I wonder if the editor of the Spectator was among the thousands of surfers who downloaded 38K worth of pages from this blog so far this month – way more than I ever got on the TimesLive site, which is something of a misnomer. I ask, as no sooner had I complained about the dearth of New World wines in the Speccie Wine School, than Melanie McDonagh is put on the case.
But what a hash she makes of it. First off, she approaches her assignment with such bad grace, most readers will opt out on the spot. “When the editor of this special suggested I might try some wine for him (did he need to ask twice? No!) it’s fair to say that New World wines weren’t my first pick. ‘How about Eastern Europe?’ I said, with an eye to Macedonia. Or failing that, Germany? It’s far too long since I’ve tasted Frankenwein and you can’t get the best stuff here for love nor money. I was perfectly game for English wine. But nope. Everyone else had got the Old World stuff first; it was the New World for me, and I am one who feels subconsciously that things have been going downhill since 1492.”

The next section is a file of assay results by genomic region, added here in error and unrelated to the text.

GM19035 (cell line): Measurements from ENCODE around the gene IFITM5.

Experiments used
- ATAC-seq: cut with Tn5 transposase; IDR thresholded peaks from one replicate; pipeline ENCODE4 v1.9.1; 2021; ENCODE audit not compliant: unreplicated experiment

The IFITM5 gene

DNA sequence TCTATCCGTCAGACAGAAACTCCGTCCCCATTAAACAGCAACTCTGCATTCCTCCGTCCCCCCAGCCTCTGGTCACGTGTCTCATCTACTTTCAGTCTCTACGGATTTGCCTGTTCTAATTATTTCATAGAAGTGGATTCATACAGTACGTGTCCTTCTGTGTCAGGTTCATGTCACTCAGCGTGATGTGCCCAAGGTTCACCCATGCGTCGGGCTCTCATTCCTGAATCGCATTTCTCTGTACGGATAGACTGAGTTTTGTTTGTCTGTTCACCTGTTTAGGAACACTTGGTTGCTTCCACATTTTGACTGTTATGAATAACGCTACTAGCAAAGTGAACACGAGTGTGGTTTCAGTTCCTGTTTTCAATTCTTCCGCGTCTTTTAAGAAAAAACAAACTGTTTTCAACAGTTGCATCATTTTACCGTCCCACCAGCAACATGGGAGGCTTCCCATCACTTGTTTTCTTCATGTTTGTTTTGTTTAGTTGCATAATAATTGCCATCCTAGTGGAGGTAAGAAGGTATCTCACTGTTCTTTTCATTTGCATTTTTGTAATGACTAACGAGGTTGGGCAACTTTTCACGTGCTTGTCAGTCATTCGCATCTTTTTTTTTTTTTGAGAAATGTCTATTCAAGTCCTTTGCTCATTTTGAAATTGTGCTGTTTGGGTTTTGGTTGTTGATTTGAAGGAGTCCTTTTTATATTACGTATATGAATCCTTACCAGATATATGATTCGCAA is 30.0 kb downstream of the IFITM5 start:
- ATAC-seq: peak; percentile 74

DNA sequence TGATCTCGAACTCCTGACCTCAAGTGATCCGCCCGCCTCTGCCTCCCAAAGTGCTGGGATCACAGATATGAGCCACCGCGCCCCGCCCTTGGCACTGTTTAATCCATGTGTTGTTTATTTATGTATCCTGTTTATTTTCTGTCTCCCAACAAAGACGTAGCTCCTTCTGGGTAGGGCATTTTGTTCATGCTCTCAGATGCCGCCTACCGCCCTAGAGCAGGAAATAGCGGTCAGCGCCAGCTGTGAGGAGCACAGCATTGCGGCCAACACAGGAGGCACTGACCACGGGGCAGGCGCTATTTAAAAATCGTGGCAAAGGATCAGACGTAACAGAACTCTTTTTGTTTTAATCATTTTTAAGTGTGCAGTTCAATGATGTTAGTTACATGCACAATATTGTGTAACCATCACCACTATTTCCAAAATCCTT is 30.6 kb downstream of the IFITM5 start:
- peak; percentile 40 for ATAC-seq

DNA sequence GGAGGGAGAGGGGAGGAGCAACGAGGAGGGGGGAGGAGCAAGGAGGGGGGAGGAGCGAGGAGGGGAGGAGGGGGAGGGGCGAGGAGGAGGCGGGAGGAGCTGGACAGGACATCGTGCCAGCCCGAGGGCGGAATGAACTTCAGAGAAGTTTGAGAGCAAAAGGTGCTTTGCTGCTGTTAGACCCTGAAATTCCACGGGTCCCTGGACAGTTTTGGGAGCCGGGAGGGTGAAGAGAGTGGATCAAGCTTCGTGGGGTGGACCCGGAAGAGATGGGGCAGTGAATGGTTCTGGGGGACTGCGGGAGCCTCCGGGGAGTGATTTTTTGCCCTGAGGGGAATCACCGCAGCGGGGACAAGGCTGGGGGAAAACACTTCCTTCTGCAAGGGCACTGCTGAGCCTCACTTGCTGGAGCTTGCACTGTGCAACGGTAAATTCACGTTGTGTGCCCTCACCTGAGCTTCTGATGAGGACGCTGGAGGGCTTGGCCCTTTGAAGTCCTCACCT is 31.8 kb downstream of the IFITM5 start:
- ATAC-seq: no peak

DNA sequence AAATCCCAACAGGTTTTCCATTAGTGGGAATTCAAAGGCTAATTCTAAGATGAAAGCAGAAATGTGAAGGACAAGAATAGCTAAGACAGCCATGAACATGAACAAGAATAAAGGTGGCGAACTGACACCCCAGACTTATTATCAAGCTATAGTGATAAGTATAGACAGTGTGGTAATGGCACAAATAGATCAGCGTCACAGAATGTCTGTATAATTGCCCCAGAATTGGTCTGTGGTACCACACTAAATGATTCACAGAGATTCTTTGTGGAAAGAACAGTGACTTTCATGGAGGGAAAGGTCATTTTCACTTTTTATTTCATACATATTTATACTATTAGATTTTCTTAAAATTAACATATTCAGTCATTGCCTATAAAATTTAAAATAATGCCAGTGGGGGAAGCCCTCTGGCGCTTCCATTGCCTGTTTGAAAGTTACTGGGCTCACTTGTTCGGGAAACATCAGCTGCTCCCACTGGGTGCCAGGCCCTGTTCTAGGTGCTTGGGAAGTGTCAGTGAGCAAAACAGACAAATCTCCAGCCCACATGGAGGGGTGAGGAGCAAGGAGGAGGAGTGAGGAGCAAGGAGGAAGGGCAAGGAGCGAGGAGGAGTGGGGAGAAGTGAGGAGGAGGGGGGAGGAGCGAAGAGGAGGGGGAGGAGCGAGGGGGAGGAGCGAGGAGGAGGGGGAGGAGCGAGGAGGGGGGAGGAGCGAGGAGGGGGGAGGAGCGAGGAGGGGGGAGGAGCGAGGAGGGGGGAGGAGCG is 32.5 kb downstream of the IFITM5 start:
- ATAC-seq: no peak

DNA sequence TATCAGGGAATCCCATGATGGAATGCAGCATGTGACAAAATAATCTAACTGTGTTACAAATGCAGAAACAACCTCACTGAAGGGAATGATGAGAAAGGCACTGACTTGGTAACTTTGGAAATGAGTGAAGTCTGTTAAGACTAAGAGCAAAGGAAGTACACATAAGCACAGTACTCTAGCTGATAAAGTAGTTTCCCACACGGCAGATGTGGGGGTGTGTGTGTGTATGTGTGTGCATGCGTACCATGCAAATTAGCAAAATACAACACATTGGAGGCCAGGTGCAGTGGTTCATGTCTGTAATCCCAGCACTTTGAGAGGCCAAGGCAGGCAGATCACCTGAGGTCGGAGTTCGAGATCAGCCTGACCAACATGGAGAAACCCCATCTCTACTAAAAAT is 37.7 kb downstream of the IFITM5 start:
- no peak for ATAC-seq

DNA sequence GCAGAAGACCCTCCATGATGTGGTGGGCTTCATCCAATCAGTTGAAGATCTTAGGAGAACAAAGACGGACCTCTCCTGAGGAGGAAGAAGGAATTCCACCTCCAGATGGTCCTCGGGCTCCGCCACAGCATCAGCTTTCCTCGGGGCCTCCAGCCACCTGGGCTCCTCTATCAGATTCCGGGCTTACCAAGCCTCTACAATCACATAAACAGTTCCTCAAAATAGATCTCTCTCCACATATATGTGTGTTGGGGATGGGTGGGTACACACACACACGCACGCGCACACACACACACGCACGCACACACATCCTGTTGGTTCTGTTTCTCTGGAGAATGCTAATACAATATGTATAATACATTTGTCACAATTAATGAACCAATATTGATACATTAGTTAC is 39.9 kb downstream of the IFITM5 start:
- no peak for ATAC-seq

Rather than choose her own, she relies on an outfit called Private Cellar (very punny) to choose some wines for her. “Blouvlei (Blue Valley), the label tells me, ‘is home to the men and women whose devotion and energy produced this wine. Its proceeds contribute to a better life for them.’ Dandy. My favourite from this grower was the Sauvignon Blanc (£10), a nice clean, crisp wine, of exactly the sort I like to have to hand in the fridge. It’s a good everyday wine, if you can run to a tenner a bottle, even if you don’t give a toss about the ethics of the thing. The red, just called the BlouVlei Collection, came with the same credentials but left me unmoved.”
What a sad comment. First off, Blouvlei does not mean Blue Valley, which puts the rest of the comment in perspective. It is a brave empowerment venture established by Stef du Toit in Wellington. The whole concept of ethical trading is trashed and the comment about being left unmoved reminds of the comments of Jimmy Kruger, Minister of Police in the Apartheid state, who when asked about the death (i.e. murder) of Steve Biko replied “dit laat my koud” which, Melanie, does not mean he was feeling chilly.
Come on ed. If you do read this blog, you know SA wine is worth much more than this.